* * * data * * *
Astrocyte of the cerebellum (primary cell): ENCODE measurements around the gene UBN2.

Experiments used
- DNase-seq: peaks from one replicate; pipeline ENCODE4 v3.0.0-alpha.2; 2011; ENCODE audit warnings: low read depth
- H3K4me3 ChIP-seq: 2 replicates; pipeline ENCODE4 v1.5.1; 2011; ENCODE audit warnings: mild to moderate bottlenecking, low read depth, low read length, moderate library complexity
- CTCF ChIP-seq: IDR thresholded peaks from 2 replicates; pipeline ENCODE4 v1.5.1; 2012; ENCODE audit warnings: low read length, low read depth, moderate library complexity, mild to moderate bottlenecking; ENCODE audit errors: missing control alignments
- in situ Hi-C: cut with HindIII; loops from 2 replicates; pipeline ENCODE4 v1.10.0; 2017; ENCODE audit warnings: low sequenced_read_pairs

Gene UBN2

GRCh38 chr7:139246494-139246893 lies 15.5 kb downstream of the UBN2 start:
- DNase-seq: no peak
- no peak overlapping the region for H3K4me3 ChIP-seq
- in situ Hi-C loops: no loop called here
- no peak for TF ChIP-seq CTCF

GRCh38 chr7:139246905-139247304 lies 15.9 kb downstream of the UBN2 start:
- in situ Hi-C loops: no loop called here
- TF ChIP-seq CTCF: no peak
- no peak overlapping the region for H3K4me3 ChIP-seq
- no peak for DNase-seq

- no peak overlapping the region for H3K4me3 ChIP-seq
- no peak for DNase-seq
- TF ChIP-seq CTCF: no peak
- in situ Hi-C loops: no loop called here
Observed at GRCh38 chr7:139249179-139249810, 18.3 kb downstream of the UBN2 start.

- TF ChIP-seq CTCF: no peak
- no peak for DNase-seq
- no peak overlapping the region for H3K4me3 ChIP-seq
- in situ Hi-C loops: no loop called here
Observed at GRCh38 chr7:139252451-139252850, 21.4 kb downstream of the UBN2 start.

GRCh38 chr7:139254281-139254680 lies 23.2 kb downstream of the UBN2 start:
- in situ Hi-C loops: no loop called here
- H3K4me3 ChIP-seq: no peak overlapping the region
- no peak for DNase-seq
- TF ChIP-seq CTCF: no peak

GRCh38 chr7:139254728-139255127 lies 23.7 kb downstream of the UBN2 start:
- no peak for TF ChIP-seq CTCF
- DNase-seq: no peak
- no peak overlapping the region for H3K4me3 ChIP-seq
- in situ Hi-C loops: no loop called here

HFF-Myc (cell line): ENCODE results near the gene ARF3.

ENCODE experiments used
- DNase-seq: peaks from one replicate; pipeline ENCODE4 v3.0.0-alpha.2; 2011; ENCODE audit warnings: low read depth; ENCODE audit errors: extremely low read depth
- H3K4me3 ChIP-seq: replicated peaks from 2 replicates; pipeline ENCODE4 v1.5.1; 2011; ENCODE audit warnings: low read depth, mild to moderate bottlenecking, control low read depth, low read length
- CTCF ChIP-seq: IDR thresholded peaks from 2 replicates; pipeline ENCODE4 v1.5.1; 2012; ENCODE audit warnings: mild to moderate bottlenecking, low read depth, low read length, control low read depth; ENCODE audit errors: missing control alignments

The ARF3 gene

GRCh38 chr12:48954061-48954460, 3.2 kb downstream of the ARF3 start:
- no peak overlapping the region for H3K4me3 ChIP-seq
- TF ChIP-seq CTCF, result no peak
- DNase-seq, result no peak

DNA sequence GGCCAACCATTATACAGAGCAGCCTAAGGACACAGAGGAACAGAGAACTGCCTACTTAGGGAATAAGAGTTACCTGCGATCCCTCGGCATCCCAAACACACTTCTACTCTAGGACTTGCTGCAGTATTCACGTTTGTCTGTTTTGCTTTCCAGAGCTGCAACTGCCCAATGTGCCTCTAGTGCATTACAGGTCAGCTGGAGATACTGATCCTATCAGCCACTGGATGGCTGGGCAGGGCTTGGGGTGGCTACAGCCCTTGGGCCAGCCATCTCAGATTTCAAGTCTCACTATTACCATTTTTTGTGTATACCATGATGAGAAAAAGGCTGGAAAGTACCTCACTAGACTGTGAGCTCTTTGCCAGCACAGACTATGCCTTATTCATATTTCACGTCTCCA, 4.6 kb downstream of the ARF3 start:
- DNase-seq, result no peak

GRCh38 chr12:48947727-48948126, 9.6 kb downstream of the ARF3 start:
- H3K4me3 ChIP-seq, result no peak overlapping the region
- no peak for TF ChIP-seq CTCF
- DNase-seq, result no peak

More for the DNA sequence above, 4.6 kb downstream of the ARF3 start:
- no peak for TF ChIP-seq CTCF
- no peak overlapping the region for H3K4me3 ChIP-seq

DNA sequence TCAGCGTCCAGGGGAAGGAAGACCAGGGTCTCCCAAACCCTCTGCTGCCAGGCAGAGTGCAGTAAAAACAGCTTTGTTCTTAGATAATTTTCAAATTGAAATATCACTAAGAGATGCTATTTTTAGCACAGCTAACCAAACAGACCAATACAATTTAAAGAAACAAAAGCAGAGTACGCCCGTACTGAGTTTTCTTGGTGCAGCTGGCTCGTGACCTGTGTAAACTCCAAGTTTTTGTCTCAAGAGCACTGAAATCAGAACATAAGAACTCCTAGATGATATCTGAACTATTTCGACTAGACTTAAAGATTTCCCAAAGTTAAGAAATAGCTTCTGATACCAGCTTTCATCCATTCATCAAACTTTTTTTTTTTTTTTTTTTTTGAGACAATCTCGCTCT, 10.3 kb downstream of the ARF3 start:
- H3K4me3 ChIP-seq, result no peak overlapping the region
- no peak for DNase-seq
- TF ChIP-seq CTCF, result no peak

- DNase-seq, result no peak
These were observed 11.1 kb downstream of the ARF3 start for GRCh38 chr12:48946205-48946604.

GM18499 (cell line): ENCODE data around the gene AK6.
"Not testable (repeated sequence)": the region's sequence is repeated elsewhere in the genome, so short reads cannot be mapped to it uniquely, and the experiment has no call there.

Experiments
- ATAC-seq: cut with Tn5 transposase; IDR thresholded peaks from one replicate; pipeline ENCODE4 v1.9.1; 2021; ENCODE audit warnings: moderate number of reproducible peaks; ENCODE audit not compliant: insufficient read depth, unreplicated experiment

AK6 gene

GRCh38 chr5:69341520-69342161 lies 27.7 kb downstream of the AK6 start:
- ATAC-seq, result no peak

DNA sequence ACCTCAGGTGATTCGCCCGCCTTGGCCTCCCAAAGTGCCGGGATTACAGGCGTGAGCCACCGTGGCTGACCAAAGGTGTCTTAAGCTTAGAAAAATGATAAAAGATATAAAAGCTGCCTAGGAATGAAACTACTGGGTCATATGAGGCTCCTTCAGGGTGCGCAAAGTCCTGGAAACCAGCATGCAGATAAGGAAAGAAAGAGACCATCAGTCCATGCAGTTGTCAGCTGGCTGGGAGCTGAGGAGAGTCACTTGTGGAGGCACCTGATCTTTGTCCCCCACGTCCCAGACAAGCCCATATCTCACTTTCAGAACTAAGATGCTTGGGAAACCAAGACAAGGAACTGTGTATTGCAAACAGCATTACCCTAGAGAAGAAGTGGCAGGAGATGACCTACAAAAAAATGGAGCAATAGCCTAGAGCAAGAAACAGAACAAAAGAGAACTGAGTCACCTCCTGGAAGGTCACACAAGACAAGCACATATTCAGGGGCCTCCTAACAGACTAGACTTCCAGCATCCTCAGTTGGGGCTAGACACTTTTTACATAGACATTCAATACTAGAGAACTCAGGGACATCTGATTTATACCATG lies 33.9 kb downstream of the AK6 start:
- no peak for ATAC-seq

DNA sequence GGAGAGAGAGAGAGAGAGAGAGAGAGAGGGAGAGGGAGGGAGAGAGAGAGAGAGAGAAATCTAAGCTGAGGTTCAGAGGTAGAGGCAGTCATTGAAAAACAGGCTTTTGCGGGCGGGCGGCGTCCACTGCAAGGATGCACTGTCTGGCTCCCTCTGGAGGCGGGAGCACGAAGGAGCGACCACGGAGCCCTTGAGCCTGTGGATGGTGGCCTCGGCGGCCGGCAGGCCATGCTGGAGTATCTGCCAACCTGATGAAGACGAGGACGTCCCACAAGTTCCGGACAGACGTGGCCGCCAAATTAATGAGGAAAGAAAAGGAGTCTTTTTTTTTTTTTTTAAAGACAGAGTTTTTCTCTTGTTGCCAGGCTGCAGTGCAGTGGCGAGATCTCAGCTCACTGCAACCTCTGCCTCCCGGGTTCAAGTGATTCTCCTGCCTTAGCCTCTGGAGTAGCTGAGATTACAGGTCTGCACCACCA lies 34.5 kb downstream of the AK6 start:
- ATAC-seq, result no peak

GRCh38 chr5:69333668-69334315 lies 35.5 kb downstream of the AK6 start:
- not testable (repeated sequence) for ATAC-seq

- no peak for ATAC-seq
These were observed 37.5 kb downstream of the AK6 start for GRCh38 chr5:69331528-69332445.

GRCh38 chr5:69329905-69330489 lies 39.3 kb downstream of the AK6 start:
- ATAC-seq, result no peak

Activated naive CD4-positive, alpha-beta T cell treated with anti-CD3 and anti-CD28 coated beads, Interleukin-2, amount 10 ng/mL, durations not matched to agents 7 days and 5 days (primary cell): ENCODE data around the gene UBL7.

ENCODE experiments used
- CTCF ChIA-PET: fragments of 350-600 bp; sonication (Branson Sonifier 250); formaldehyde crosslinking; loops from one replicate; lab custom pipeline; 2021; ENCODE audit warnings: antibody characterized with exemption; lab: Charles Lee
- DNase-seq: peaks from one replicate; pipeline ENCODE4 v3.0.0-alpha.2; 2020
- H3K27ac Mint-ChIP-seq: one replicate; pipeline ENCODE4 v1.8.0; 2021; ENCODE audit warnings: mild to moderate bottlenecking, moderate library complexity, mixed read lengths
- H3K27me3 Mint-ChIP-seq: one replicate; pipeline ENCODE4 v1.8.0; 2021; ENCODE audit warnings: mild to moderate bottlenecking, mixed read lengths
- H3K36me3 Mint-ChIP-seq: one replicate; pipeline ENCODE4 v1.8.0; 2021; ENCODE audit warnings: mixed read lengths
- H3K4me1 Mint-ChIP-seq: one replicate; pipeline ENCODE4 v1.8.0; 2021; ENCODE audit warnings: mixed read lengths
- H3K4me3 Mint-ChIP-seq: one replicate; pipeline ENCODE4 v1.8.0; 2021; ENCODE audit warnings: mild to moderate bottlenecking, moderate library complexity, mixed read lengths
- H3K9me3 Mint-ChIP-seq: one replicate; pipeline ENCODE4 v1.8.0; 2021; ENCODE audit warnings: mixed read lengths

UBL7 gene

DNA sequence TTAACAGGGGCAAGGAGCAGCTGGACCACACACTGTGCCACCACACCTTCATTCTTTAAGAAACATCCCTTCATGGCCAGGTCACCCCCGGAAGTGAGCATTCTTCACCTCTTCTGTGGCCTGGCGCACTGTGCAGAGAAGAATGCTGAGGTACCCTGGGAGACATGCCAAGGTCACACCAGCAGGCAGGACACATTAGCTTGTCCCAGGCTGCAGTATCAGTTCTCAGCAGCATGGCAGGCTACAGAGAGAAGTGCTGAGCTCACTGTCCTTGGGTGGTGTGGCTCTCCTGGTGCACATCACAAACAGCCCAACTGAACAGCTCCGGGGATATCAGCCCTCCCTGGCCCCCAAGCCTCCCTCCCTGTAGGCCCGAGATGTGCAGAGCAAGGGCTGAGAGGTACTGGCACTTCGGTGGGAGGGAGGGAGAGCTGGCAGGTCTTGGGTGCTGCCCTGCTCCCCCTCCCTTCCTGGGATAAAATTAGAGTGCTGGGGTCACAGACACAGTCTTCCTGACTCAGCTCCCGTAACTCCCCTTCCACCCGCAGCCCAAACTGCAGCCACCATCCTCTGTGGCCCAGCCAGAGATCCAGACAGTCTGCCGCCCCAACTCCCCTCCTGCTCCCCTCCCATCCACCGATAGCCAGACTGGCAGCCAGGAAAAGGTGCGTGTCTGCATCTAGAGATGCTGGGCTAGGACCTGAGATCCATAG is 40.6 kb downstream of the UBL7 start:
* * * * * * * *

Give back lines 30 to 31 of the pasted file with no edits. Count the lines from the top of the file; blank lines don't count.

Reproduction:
- H3K4me3 ChIP-seq: no peak overlapping the region
- no peak for DNase-seq